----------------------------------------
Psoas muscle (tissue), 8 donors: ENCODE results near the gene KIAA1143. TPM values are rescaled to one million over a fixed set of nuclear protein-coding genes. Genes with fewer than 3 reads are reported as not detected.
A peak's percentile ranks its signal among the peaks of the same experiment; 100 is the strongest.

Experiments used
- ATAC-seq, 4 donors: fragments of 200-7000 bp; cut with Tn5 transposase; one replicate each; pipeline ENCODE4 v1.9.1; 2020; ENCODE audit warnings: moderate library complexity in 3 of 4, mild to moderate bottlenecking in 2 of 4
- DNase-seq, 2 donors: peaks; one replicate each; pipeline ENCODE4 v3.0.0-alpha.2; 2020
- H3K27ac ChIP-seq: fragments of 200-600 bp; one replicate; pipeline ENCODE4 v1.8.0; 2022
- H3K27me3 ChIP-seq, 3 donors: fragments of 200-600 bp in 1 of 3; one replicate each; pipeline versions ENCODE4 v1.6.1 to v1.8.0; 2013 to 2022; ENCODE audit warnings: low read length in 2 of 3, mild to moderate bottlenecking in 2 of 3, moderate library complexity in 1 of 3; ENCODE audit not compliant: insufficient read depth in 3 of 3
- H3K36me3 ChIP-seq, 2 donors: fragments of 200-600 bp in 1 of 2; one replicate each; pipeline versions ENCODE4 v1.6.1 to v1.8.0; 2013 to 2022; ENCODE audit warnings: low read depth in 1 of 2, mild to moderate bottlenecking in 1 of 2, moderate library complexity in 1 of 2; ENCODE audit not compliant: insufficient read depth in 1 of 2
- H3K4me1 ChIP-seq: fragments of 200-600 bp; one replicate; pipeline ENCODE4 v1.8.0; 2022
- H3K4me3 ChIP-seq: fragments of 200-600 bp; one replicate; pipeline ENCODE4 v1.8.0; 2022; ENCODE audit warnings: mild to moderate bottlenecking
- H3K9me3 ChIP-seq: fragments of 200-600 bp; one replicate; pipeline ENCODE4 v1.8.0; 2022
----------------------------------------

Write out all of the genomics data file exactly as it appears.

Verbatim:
Psoas muscle (tissue), 8 donors: ENCODE results near the gene KIAA1143. TPM values are rescaled to one million over a fixed set of nuclear protein-coding genes. Genes with fewer than 3 reads are reported as not detected.
A peak's percentile ranks its signal among the peaks of the same experiment; 100 is the strongest.

Experiments used
- ATAC-seq, 4 donors: fragments of 200-7000 bp; cut with Tn5 transposase; one replicate each; pipeline ENCODE4 v1.9.1; 2020; ENCODE audit warnings: moderate library complexity in 3 of 4, mild to moderate bottlenecking in 2 of 4
- DNase-seq, 2 donors: peaks; one replicate each; pipeline ENCODE4 v3.0.0-alpha.2; 2020
- H3K27ac ChIP-seq: fragments of 200-600 bp; one replicate; pipeline ENCODE4 v1.8.0; 2022
- H3K27me3 ChIP-seq, 3 donors: fragments of 200-600 bp in 1 of 3; one replicate each; pipeline versions ENCODE4 v1.6.1 to v1.8.0; 2013 to 2022; ENCODE audit warnings: low read length in 2 of 3, mild to moderate bottlenecking in 2 of 3, moderate library complexity in 1 of 3; ENCODE audit not compliant: insufficient read depth in 3 of 3
- H3K36me3 ChIP-seq, 2 donors: fragments of 200-600 bp in 1 of 2; one replicate each; pipeline versions ENCODE4 v1.6.1 to v1.8.0; 2013 to 2022; ENCODE audit warnings: low read depth in 1 of 2, mild to moderate bottlenecking in 1 of 2, moderate library complexity in 1 of 2; ENCODE audit not compliant: insufficient read depth in 1 of 2
- H3K4me1 ChIP-seq: fragments of 200-600 bp; one replicate; pipeline ENCODE4 v1.8.0; 2022
- H3K4me3 ChIP-seq: fragments of 200-600 bp; one replicate; pipeline ENCODE4 v1.8.0; 2022; ENCODE audit warnings: mild to moderate bottlenecking
- H3K9me3 ChIP-seq: fragments of 200-600 bp; one replicate; pipeline ENCODE4 v1.8.0; 2022